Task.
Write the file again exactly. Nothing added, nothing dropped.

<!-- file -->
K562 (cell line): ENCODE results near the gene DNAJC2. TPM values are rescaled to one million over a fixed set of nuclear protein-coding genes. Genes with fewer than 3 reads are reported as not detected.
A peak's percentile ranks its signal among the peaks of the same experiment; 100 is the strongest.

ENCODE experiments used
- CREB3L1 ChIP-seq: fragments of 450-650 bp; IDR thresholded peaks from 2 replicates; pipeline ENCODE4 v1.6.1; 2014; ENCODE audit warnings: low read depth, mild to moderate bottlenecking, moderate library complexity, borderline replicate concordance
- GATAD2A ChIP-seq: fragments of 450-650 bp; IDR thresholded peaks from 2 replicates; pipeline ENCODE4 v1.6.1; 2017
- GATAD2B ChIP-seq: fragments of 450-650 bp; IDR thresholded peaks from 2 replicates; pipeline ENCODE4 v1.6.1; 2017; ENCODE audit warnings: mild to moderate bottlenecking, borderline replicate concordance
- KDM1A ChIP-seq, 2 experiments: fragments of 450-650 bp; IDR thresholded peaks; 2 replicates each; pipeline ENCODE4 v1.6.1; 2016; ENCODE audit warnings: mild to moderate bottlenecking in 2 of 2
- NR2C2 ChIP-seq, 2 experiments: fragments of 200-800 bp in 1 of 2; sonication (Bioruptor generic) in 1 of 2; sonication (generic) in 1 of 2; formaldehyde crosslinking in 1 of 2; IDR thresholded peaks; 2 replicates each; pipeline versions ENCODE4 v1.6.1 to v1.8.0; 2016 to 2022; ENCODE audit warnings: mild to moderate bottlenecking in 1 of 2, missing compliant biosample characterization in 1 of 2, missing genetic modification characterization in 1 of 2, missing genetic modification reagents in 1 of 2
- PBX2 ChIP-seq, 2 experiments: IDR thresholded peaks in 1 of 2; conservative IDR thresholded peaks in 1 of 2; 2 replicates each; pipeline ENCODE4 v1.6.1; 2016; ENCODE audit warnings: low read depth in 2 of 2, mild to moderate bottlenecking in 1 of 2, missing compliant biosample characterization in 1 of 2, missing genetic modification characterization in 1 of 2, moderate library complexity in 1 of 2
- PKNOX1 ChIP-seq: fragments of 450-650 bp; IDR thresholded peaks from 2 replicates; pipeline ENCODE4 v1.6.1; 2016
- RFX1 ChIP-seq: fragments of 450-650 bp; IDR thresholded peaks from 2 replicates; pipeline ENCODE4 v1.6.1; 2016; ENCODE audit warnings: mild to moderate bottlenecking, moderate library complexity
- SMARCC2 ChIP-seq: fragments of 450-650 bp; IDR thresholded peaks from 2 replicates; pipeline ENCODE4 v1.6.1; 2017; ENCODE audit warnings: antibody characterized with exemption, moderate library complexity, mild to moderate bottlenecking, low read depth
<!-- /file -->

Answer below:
K562 (cell line): ENCODE results near the gene DNAJC2. TPM values are rescaled to one million over a fixed set of nuclear protein-coding genes. Genes with fewer than 3 reads are reported as not detected.
A peak's percentile ranks its signal among the peaks of the same experiment; 100 is the strongest.

ENCODE experiments used
- CREB3L1 ChIP-seq: fragments of 450-650 bp; IDR thresholded peaks from 2 replicates; pipeline ENCODE4 v1.6.1; 2014; ENCODE audit warnings: low read depth, mild to moderate bottlenecking, moderate library complexity, borderline replicate concordance
- GATAD2A ChIP-seq: fragments of 450-650 bp; IDR thresholded peaks from 2 replicates; pipeline ENCODE4 v1.6.1; 2017
- GATAD2B ChIP-seq: fragments of 450-650 bp; IDR thresholded peaks from 2 replicates; pipeline ENCODE4 v1.6.1; 2017; ENCODE audit warnings: mild to moderate bottlenecking, borderline replicate concordance
- KDM1A ChIP-seq, 2 experiments: fragments of 450-650 bp; IDR thresholded peaks; 2 replicates each; pipeline ENCODE4 v1.6.1; 2016; ENCODE audit warnings: mild to moderate bottlenecking in 2 of 2
- NR2C2 ChIP-seq, 2 experiments: fragments of 200-800 bp in 1 of 2; sonication (Bioruptor generic) in 1 of 2; sonication (generic) in 1 of 2; formaldehyde crosslinking in 1 of 2; IDR thresholded peaks; 2 replicates each; pipeline versions ENCODE4 v1.6.1 to v1.8.0; 2016 to 2022; ENCODE audit warnings: mild to moderate bottlenecking in 1 of 2, missing compliant biosample characterization in 1 of 2, missing genetic modification characterization in 1 of 2, missing genetic modification reagents in 1 of 2
- PBX2 ChIP-seq, 2 experiments: IDR thresholded peaks in 1 of 2; conservative IDR thresholded peaks in 1 of 2; 2 replicates each; pipeline ENCODE4 v1.6.1; 2016; ENCODE audit warnings: low read depth in 2 of 2, mild to moderate bottlenecking in 1 of 2, missing compliant biosample characterization in 1 of 2, missing genetic modification characterization in 1 of 2, moderate library complexity in 1 of 2
- PKNOX1 ChIP-seq: fragments of 450-650 bp; IDR thresholded peaks from 2 replicates; pipeline ENCODE4 v1.6.1; 2016
- RFX1 ChIP-seq: fragments of 450-650 bp; IDR thresholded peaks from 2 replicates; pipeline ENCODE4 v1.6.1; 2016; ENCODE audit warnings: mild to moderate bottlenecking, moderate library complexity
- SMARCC2 ChIP-seq: fragments of 450-650 bp; IDR thresholded peaks from 2 replicates; pipeline ENCODE4 v1.6.1; 2017; ENCODE audit warnings: antibody characterized with exemption, moderate library complexity, mild to moderate bottlenecking, low read depth